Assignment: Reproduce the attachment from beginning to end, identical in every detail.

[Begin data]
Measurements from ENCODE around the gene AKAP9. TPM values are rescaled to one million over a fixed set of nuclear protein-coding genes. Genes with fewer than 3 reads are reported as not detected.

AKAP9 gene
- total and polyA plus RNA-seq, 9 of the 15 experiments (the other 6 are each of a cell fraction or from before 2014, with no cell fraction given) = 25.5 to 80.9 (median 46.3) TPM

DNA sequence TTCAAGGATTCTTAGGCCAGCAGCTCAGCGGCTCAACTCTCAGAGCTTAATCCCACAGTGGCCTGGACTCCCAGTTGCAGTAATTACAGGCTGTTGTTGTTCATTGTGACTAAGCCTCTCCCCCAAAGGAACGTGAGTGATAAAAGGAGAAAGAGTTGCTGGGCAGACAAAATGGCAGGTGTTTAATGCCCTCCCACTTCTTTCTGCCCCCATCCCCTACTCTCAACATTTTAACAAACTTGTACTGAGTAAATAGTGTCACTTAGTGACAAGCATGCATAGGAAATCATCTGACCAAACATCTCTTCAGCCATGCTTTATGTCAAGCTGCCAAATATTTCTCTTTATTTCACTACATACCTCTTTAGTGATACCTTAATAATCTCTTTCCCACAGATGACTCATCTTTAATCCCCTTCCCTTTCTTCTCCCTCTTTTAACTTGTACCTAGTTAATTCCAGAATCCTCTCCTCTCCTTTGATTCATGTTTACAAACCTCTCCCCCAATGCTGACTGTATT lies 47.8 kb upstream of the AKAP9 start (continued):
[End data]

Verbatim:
Measurements from ENCODE around the gene AKAP9. TPM values are rescaled to one million over a fixed set of nuclear protein-coding genes. Genes with fewer than 3 reads are reported as not detected.

AKAP9 gene
- total and polyA plus RNA-seq, 9 of the 15 experiments (the other 6 are each of a cell fraction or from before 2014, with no cell fraction given) = 25.5 to 80.9 (median 46.3) TPM

DNA sequence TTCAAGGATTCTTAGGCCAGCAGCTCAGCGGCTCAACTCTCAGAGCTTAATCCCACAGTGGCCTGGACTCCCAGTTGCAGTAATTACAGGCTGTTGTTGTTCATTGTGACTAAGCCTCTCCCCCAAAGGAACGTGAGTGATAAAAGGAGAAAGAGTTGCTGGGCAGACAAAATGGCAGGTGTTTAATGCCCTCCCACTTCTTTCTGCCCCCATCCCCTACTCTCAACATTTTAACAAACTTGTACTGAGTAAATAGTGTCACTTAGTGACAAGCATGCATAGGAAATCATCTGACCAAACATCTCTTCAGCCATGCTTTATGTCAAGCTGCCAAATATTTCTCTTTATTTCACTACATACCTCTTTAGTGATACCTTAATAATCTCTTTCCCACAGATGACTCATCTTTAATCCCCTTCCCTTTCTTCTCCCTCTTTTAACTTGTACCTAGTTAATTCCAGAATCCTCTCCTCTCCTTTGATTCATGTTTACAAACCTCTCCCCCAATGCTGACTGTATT lies 47.8 kb upstream of the AKAP9 start (continued):